The final session of the Email Evolution Conference has generated a lot of discussion. For deliverability experts in the room there wasn’t much that hadn’t been said before though it was a great opportunity for those who aren’t members of M3AAWG or who don’t live and breathe deliverability to hear directly from the horses’ mouths.
The underlying theme, weaved through the technical details of infrastructure and filtering, was that this is the age of the customer and marketers need to behave appropriately. This too isn’t new but it clicked for me in a new way. I believe the tension in deliverability has always been due to ISPs wanting to deliver only the email they believe their customers want while marketers want to maximize revenue. There are many nuances to the arguments but this is the heart of it.
It is the tension between shareholder capitalism (capitalism’s second era) and customer capitalism (the third era). Also known as the transition from the age of the seller to the age of the customer. In the era of shareholder capitalism access to information was controlled by the seller. In the age of the customer that access is controlled by the customer. It is this change of control, this shift in power balance, that many email marketers are struggling with.
Digital messaging channels have always placed the customer in control. It is the customer’s inbox not the marketers. Marketers may own, or pay for the use of billboards and signage, TV channels and websites but not the customer’s inbox. The customer gets to decide what is in it and what is not. As John from Microsoft said, the ISPs got where they are today because 10 years ago they were losing customers. Email was being destroyed. Customers no longer felt in control of their inboxes. The solution was to empower customers. To ensure that their wishes were paramount. Not the wishes of the marketer no matter how legitimate they claimed to be.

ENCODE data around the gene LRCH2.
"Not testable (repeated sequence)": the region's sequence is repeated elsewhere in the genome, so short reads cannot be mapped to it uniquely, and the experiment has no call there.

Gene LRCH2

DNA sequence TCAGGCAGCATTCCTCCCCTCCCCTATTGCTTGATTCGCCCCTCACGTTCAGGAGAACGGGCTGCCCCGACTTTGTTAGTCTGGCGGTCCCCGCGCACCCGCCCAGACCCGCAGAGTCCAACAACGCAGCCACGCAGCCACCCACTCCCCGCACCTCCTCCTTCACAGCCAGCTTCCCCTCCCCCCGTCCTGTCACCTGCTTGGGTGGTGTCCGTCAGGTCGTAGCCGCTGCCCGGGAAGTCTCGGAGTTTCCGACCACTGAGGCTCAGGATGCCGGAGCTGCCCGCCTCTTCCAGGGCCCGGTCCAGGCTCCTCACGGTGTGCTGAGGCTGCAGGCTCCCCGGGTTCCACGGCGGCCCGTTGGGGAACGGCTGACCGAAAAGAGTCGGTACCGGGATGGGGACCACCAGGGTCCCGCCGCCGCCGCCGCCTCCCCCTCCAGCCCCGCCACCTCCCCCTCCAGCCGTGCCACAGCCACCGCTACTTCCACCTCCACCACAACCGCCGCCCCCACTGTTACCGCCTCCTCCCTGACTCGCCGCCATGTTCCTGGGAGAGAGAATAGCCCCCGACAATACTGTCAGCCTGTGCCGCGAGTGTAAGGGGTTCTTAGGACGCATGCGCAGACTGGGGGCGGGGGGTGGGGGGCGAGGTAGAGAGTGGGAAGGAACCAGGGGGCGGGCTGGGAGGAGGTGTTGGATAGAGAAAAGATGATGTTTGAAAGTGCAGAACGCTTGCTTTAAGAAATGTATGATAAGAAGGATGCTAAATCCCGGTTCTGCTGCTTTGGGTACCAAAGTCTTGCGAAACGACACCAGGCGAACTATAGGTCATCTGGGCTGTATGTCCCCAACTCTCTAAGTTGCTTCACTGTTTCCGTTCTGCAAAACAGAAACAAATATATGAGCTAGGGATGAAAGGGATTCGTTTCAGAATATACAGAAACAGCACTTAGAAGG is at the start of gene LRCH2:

This is a challenge for many businesses used to working in the age of the seller. As Blasingame’s third law says “When Customers are empowered, Sellers are disrupted”. Many marketers focus on strategies to increase reach, to drive more sales and to maximize revenue from email. They cut corners on permission and address collection. They argue in favor of email appending and list purchase. They focus on maximizing reach and frequency in order to increase sales. They’re unwilling to let any subscriber leave the list. It’s all wrapped in a veneer of being in the best interests of customers but it comes from a place of seller empowerment. The list and the customers on it are a business asset to be exploited to the max.
In the age of the customer however the only way to win is to be focused obsessively on the customer experience. As Forrester Research says “The only way to win, serve, and retain customers is to become customer-obsessed.” and that “A customer-obsessed enterprise focuses its strategy, its energy, and its budget on processes that enhance knowledge of and engagement with customers and prioritizes these over maintaining traditional competitive barriers.”
In my opinion that, in a nutshell, is the message from the ISPs at the deliverability panel. Become obsessed with delivering an outstanding customer experience from the very start to the very end. Do everything in your power to achieve this and deliverability will not be a problem.
I for one welcome our new customer overlords for they will make us better marketers.